Right now, they say they have not found any missing child from this immediate area that matches that description. Again they're still working with the medical examiner's office to try to determine the age, the sex and the race of this child. So until those test results come back, it's kind of hard for them to move forward, but again the top priority for the Chicago Police Department is to identify who this child is, so they can go forward with the investigation.

TAPPER: All right, Mai Martinez from our affiliate WBBM, thank you so much.

The world lead, the price to pay to escape conflict, refugees putting their lives at risk, the lives of their family members, boarding crowded rubber boats, sleeping in dirt fields with no sanitation, thousands crossing borders every day, but who is responsible for taking all these people in? The response some refugees are getting once they make it to safe land -- when we come back.



TAPPER: Welcome back to the lead. I'm Jake Tapper.

Our world lead now, a flood of refugees trying to escape bombings, terrorists and dire conditions ravaging their homelands. They're traveling by bus, by train, by boat, even foot, pushing toward Western Europe. More than 16,000 refugees streamed into Austria just in the past two days, according to a police spokesman there, and another 2,800 have died trying to make the journey.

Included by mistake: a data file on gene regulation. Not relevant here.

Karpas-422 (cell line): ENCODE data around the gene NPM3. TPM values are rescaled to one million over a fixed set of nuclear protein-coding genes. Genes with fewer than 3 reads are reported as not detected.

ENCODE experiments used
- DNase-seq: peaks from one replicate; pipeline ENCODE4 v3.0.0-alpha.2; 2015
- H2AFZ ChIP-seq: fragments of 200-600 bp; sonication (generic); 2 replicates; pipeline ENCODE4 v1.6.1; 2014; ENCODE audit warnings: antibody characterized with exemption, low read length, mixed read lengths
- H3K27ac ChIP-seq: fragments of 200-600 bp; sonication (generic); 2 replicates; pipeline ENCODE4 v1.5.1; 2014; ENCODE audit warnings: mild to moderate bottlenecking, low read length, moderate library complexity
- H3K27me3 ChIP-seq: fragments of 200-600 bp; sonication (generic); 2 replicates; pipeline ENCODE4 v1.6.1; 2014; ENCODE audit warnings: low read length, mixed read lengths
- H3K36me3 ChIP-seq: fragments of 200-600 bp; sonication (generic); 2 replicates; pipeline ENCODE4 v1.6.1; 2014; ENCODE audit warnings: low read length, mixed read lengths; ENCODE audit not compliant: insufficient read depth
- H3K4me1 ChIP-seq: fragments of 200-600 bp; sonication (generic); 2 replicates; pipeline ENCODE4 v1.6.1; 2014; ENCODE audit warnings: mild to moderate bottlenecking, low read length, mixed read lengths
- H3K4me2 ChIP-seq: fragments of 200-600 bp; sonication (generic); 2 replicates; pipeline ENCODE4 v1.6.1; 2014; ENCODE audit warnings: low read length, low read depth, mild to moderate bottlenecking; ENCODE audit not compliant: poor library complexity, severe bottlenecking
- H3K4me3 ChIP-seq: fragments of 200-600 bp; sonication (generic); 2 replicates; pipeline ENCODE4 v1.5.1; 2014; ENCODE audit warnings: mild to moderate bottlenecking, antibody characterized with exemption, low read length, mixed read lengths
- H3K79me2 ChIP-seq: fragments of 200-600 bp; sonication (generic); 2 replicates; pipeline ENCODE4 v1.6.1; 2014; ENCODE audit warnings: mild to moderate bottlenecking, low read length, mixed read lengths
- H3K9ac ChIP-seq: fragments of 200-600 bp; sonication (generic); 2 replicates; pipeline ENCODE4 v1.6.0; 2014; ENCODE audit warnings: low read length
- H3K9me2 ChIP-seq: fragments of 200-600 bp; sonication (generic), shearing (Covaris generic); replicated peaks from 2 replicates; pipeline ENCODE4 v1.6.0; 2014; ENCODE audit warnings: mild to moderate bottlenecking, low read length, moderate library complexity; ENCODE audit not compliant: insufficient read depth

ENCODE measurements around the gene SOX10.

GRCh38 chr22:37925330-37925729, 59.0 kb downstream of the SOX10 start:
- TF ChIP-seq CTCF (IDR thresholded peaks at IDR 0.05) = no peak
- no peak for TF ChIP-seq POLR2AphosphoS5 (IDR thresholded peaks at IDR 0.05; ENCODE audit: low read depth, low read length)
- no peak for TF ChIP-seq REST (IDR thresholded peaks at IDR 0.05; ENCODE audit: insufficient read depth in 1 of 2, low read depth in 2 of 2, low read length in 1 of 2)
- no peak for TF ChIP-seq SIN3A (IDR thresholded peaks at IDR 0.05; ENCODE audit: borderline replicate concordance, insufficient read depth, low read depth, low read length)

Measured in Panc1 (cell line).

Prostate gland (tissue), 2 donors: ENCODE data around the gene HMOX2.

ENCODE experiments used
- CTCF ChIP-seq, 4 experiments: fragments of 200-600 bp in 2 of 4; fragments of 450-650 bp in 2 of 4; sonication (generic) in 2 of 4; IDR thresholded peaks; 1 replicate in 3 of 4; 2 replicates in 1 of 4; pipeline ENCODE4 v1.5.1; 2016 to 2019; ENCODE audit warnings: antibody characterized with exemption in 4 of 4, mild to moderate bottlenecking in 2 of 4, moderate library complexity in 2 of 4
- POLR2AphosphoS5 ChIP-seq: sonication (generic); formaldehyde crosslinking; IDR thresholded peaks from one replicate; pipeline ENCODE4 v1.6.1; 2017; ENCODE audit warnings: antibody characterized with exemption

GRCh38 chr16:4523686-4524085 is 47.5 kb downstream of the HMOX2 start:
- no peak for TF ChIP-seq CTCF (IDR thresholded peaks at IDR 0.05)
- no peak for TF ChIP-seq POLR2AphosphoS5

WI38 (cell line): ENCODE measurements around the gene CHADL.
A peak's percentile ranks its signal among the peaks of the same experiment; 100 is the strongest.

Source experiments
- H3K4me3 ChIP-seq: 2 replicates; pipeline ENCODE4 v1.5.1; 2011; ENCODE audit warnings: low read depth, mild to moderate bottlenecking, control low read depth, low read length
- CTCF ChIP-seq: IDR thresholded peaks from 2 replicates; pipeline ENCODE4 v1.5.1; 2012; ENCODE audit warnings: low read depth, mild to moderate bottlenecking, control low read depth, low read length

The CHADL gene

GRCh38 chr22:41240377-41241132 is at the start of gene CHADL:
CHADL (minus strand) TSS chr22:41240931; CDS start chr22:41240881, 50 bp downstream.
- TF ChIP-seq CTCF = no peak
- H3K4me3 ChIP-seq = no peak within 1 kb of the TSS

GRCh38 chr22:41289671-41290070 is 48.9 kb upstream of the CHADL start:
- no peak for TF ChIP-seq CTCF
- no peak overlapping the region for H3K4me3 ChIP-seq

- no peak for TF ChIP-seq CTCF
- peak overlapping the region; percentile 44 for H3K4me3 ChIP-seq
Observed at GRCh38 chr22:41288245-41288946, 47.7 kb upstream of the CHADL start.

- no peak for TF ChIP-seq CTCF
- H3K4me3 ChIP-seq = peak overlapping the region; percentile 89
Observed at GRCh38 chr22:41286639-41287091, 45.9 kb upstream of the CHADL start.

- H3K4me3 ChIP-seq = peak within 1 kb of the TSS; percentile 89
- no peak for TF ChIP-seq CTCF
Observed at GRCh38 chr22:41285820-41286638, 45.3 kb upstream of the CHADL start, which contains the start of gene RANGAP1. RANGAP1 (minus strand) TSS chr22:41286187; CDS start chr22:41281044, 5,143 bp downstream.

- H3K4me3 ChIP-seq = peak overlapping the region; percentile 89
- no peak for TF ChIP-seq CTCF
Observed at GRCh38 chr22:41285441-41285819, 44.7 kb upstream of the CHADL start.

It's a disaster on the verge of a tipping point. We have our team of CNN correspondents at crisis points across the region.


ARWA DAMON, CNN SENIOR INTERNATIONAL CORRESPONDENT: I'm Arwa Damon on the Hungary-Serbia border, and this is the scene on the Hungarian side.

A sit-in being carried out by the refugees, most of them from Syria, fed up with the wait that has lasted for days out in the open with little to no shelter. In fact, so fed up, that young woman like Zuna (ph) we were talking to earlier wrote on her arm, "We aren't animals. I want to go."

Why did you write this?

UNIDENTIFIED FEMALE: Because I need go. DAMON: You need to go.

UNIDENTIFIED FEMALE: Because very cold, and I'm so tired.

DAMON: How many times nights did you spend here?


DAMON: Two days, so one night.

And a lot of other people have also been having to suffer these very same unbearable conditions, especially difficult given the entire journey and everything that they have had to go through to get to this point. The pressure on Hungary is not easing up. And it's a country that is very ill-equipped to already deal with the influx that it is seeing.


This is not just a posh and popular Turkish resort. It's also the unlikely point of embarkation for thousands and thousands of refugees and migrants who are trying to cross a narrow channel here just a couple of miles to the nearby Greek island of Kos.